When you boot up Sonic Rivals, you won't be disappointed by the sleek menu layout, quick load times, and impressive graphics. Sonic's Nintendo handheld offerings stayed strictly in 2D territory, making Rivals easily the best-looking handheld Sonic by far. The game manages to emulate the feel of the original games very well, especially in the first set of levels, as you run around green checkered levels. What's impressive is the sense of speed, and the dynamic camera angles. Sometimes, the camera will move at an angle, attempting to make Sonic's journey through the world even more dramatic. While there's still some framerate slowdown, and blocky backgrounds at times, the game's fantastic color palette and speed really make it an eye-catcher.
One of the surprisingly nicest additions to this game are the boost areas: you press circle to dash forward, or X to jump up. It's simple, but learning to make the right choice at a moment's notice will certainly take some practice, and some memorization. The later levels come up with challenges that revolve around simply pressing the right button, and it's strangely satisfying.
Another great aspect of the game are the boss fights. Although the encounters are short, they change up the formula slightly, and usually take place within a circular arena. It's your goal to land successful hits on top of the enemy's weak point, and the obstacles that prevent you from doing this easily can be engaging.
Although there are many great, fun, classic Sonic elements in the game, players will find themselves frustrated at many other poorly executed designs in the game. Firstly, the story: it's absolutely ridiculous, and actually detracts from the experience more than it helps. Dr. Eggman (Robotnik was a much better name!) for one reason or another turns everyone into cards, and through sequences of awfully written dialogue, you race as one of four characters to stop Eggman. The four characters, Sonic, Knuckles, Shadow and Silver, all have their own stories, but they're absolutely painful to go through. Thankfully, the text explaining the story is very short, and can be quickly skipped.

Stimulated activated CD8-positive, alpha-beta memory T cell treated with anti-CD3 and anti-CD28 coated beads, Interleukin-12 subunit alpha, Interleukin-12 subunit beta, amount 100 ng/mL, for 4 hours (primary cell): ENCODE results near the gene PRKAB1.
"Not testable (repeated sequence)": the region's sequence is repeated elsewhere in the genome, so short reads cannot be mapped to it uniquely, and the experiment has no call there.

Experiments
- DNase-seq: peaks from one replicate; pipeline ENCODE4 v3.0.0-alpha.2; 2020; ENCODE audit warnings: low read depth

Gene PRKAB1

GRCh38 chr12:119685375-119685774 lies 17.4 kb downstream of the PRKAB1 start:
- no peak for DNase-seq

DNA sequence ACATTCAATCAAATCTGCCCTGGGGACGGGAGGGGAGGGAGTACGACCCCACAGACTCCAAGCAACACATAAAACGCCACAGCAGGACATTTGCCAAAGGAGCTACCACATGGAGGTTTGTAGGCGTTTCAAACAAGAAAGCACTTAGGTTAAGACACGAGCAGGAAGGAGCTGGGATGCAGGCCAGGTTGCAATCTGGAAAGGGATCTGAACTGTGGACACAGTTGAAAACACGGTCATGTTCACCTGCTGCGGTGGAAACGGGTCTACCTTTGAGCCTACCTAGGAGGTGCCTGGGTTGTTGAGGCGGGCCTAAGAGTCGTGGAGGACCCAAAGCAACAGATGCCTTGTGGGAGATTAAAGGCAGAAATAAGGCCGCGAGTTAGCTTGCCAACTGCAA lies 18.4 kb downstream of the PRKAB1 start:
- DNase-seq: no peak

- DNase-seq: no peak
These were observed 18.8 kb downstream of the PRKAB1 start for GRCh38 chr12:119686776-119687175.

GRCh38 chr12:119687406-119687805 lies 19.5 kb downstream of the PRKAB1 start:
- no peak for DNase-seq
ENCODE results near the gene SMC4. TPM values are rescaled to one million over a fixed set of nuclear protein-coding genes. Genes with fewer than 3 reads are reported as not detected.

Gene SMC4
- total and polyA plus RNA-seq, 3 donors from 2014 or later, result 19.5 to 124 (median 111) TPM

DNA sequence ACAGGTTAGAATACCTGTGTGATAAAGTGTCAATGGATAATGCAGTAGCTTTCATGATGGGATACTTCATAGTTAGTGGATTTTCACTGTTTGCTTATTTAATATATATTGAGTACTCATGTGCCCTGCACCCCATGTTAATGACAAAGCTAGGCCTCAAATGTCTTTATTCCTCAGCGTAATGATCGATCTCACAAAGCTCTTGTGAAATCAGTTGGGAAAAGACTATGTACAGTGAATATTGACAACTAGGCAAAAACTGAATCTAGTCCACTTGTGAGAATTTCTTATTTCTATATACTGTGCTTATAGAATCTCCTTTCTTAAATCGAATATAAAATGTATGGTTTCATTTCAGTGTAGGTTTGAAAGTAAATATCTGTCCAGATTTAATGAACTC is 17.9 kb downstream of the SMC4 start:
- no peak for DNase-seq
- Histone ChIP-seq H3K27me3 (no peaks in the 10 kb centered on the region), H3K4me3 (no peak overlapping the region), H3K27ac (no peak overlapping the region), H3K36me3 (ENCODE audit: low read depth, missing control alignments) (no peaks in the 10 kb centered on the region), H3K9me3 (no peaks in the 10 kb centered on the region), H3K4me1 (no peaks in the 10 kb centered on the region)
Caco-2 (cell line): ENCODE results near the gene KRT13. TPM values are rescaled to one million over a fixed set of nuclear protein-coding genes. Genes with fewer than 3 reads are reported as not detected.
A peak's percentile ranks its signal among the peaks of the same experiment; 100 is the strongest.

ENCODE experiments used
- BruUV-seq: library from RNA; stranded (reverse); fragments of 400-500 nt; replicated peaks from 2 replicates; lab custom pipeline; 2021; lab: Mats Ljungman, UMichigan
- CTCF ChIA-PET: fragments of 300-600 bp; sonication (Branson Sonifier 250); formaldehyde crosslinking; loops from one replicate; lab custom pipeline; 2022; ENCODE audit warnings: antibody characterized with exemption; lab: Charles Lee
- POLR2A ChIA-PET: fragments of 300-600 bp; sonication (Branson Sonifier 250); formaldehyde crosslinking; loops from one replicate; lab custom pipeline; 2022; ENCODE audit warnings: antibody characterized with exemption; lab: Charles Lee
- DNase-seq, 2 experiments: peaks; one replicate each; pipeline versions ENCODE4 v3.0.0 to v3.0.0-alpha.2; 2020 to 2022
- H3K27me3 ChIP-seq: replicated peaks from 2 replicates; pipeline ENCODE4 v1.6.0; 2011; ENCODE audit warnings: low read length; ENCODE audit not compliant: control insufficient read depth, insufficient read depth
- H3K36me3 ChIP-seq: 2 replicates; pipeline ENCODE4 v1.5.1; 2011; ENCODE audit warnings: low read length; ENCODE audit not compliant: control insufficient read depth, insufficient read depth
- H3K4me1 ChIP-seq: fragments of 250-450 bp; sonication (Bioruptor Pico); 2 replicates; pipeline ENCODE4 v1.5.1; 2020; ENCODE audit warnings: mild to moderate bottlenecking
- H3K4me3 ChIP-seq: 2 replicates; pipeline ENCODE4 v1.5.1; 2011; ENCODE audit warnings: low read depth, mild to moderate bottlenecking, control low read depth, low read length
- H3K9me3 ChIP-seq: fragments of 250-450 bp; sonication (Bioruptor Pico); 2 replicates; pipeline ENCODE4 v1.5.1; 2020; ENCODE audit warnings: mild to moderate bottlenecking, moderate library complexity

For some reason, it appears that the character you choose has no choice but to win in a race through the levels. This is the core premise of the game, and it's where many of the game's flaws become apparent. Each level is supposed to be a race, yet it will rarely feel like you're interacting with a character. The great branching levels in the game actually make it difficult for you to ever really be near your rival. This immediately removes a sense of competitiveness, and it also gets rid of any fairness. In later levels, you will find that a significant lead that you build over a character can mysteriously disappear nigh instantly. Characters will seemingly speed past you, and there's no way for you, as the player, to know why or how. Players will learn to simply restart a race if they find themselves falling behind: there's almost no way to bridge a significant gap in the way the computer seems to catch up to you.
There are power-ups throughout the level that can be used against your foes. Theoretically, this will allow players that are trailing to catch up to the leader. However, the large, branching levels, make it somewhat unlikely for your character to get affected. Unfortunately, you'll rarely see the effects of your mischief. However, if you get hit by a power-up, prepare to be annoyed: the effects can be severely race-destroying, as they send you to a crawl, last for a fair amount of time, and interrupt your progress through the level significantly. It's certainly not fun to get hit while racing up a hill. Not only does the power-up make you lose time, but you'll find yourself unable to progress further, without backtracking a bit too gain momentum yet again. The loss of time is significant; a mistake towards the end of the level nearly guarantees a loss.
Sonic Rivals is not a bad game. In fact, it builds potential for a great return to true Sonic form. If Sega approached the series with this engine and removed the racing aspect, Sonic fans would have a true gem of a game to celebrate. However, as is, Sonic Rivals is merely an entertaining, but also frustrating, romp that's a bit too short for its own good. Consider renting this one.
PSP Fanboy Score: 6.5